The state-specific collection of taxes was dropped as a criterion for devolution by the 10th Finance Commission when it recommended that the sharing of the divisible pool should include all the taxes collected by the union. The 10th Finance Commission argued that

“(T)he generation of income, especially non-agriculture income, is a spatially interdependent activity. The linkages run through the input as well as the demand side. An input being produced in a specific place may be using inputs produced in various other locations. The income generated from the sale of this output also depends on the income of consumers who may be spatially dispersed throughout the country. The country as a whole represents a common economic space and market, and growing interdependence in economic activities has considerably weakened the case of locally originating incomes in the non-agricultural sector.”

This also implies that a company may pay taxes in a state where its head office is registered even as its sales and profits might be generated mainly in other states. Since income generation is a spatially interdependent activity, use of collection for the purpose of tax sharing would be regressive and disproportionately benefit the high-income states and seriously undermined redistribution.


Post the 1991 economic reforms, this interdependence has only increased. It is not unreasonable to assume that market integrations and movements of various factors of production, including labour, across the country have increased at a fast-pace during the last three decades. Labour supply from poorer regions of the country to the richer regions has kept labour costs low in the destination state and has contributed to larger value addition in the destination states. This has also enabled more consumption demand in both the source and the destination states. Labour migration has created a large income multiplier and is contributing to economic growth, which, in turn, is working as a natural equaliser.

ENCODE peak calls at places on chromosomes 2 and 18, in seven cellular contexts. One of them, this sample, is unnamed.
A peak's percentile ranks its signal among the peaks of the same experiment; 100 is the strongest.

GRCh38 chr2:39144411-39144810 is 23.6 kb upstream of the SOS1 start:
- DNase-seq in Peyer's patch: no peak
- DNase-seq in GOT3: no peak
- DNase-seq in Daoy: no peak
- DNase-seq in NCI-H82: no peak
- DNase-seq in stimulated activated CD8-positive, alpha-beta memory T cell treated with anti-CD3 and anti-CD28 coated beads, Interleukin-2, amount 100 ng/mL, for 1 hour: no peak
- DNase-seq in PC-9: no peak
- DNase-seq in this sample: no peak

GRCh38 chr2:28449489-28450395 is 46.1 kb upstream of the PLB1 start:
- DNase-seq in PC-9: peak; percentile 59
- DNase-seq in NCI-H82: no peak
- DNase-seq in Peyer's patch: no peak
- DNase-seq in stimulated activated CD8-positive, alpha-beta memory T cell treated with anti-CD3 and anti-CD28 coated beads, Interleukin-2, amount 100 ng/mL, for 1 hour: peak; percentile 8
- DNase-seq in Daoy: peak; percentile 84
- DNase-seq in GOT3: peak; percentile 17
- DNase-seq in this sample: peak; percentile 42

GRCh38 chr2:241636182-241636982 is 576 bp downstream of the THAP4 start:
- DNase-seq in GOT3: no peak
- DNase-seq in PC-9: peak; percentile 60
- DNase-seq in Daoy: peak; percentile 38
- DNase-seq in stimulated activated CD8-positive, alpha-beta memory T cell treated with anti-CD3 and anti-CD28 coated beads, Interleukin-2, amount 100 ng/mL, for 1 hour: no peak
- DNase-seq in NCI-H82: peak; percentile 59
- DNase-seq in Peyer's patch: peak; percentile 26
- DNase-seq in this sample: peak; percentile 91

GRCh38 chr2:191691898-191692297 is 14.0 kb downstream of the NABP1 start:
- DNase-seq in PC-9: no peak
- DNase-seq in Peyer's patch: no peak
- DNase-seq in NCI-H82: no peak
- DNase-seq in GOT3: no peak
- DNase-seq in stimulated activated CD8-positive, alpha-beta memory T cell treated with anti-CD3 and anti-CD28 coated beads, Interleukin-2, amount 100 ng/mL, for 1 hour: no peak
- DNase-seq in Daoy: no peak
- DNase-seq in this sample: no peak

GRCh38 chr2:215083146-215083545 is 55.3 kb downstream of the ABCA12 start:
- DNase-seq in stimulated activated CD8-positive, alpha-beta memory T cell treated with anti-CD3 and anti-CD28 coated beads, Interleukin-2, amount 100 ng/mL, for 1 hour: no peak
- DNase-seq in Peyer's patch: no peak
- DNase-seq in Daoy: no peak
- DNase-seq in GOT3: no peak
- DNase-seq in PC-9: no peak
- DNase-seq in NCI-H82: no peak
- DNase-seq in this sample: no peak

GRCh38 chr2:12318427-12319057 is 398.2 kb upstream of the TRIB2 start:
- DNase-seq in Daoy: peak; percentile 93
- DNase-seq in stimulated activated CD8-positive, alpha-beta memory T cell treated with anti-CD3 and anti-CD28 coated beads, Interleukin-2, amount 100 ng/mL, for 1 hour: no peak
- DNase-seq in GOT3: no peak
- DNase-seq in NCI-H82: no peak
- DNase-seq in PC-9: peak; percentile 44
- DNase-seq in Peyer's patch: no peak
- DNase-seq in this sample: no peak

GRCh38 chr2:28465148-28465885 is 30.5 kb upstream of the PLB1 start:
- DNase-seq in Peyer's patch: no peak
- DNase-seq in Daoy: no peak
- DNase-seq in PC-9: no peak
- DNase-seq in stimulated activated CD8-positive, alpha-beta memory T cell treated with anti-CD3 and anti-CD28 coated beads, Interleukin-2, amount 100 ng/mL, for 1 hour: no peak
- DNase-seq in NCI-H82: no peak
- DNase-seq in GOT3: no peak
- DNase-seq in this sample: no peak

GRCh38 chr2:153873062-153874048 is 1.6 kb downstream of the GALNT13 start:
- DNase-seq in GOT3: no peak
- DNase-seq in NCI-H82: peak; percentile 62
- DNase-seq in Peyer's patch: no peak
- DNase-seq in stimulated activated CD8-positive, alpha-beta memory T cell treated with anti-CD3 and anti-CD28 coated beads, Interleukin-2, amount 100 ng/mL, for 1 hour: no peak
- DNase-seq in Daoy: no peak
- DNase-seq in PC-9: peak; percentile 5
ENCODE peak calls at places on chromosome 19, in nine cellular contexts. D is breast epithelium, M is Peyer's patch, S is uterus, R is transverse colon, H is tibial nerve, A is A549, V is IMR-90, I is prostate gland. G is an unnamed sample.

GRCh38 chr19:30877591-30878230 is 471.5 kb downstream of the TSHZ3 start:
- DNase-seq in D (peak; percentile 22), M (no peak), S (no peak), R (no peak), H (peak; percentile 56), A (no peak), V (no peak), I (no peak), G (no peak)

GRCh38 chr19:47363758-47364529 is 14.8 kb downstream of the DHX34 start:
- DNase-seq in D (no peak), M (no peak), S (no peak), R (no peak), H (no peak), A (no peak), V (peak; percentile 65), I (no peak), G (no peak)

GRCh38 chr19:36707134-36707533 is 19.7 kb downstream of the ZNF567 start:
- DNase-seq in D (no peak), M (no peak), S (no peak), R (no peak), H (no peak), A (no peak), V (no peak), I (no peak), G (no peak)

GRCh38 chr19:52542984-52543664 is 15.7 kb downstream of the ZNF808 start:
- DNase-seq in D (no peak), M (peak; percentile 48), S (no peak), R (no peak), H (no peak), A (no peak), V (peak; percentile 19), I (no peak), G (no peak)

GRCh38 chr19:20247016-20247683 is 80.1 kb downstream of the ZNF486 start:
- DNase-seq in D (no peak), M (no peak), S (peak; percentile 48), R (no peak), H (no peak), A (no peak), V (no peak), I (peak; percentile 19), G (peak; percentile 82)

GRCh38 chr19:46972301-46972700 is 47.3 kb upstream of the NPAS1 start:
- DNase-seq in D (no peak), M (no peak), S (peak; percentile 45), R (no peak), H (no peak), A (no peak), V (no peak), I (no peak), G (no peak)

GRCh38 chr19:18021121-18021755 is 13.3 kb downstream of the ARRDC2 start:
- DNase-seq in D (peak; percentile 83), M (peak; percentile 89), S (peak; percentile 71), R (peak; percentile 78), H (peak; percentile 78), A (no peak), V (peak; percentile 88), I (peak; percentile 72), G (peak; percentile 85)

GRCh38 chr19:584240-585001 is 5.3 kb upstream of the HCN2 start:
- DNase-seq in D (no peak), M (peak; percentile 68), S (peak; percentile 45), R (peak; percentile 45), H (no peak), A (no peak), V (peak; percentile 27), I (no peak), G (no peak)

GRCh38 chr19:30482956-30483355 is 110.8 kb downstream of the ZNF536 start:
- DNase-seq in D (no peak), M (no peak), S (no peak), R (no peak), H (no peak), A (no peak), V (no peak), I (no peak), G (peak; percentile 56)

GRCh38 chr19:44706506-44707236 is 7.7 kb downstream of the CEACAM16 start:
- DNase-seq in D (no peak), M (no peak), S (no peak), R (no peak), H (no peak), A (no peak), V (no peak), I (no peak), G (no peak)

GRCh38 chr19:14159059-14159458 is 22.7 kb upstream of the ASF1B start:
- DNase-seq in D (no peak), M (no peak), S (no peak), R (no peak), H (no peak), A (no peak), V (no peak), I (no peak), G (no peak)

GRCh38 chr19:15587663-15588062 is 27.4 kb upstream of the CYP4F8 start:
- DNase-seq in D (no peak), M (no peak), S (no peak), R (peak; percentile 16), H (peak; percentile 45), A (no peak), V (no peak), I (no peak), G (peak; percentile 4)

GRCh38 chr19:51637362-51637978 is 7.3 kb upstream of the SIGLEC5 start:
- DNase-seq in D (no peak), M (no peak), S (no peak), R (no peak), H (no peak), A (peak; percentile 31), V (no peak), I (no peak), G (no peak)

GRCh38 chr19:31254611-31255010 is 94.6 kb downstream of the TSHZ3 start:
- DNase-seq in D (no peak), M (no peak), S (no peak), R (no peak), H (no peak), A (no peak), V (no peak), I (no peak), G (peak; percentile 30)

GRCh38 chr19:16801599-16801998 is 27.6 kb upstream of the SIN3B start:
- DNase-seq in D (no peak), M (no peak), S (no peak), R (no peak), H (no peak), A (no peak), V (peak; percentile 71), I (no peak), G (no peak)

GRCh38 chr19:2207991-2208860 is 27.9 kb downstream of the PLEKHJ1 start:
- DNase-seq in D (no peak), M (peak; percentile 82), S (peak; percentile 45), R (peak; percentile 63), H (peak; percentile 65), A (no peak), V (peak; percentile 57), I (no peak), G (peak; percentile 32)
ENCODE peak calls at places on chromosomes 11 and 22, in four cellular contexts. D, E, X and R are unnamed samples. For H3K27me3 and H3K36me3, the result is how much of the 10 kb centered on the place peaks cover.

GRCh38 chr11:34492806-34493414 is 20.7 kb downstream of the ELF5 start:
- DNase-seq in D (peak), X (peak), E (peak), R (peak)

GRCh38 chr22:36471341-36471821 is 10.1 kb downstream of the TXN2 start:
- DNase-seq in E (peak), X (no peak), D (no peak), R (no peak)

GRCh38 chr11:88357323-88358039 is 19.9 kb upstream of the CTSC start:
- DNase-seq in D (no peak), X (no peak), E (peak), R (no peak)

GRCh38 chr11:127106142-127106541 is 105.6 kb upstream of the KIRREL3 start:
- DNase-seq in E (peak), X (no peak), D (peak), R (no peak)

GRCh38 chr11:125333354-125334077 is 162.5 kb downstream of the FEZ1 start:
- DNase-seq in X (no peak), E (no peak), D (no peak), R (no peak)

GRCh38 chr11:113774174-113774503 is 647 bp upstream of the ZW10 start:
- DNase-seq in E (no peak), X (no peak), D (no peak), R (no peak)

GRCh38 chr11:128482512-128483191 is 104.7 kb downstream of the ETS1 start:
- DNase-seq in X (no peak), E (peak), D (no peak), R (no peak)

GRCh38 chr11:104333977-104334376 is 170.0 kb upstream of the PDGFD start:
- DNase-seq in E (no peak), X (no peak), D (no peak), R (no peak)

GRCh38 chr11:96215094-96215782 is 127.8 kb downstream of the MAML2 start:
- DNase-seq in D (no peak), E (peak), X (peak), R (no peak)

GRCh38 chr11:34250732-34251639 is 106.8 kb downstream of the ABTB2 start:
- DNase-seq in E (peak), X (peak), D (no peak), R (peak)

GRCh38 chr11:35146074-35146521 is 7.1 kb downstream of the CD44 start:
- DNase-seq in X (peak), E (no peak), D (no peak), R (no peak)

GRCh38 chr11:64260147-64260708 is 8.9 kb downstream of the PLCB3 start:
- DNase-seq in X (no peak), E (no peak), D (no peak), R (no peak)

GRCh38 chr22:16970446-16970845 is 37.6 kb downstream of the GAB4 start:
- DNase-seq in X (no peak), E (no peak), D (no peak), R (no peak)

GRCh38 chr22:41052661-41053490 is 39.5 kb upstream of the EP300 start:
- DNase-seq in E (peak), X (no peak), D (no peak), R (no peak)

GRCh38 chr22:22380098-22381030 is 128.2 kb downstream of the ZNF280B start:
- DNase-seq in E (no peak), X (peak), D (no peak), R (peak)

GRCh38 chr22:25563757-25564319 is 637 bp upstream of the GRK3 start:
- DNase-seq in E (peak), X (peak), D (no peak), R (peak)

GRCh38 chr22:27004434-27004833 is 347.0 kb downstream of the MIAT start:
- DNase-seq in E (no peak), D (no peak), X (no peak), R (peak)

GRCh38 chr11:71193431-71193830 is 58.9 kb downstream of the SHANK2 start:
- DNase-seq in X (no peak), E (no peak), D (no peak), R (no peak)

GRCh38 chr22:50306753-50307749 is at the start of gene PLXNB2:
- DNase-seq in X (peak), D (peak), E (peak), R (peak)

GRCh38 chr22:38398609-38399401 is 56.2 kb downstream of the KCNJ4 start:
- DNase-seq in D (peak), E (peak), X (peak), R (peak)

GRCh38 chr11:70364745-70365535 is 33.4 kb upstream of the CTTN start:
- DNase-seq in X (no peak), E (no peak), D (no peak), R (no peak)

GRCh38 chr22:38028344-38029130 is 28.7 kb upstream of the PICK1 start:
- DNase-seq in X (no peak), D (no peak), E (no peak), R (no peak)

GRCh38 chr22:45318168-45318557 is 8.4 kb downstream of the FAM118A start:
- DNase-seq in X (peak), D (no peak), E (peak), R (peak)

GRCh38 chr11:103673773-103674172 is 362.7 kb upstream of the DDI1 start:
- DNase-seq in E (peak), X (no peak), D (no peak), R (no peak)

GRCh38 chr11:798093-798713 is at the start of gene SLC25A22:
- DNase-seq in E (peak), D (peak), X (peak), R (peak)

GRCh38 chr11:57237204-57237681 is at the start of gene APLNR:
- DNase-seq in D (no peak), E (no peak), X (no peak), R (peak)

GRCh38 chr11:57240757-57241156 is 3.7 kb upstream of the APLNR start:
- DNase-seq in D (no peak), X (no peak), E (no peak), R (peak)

Since migration has its fiscal benefits for both the source and the destination states, a partial view of migration – that it benefits only the source-states – is harmful. However, migration also entails costs to the destination state. The major fiscal cost is the need to enhance provisioning of public services in destination states. Since rapid urbanisation and migration will move hand-in-hand, there is also a need to think of an appropriate way of financing the resource needs of states that are rapidly urbanising and also becoming attractive destinations for the migrants. The provision of fiscal resources for forward-looking changes in the economy and society is critical and should be considered as a strategic need, instead of as an issue of resource sharing between the south and the north. The support of the union government in this regard beyond Finance Commission transfers would be important for responding to the challenges and for harnessing the benefits of urbanisation.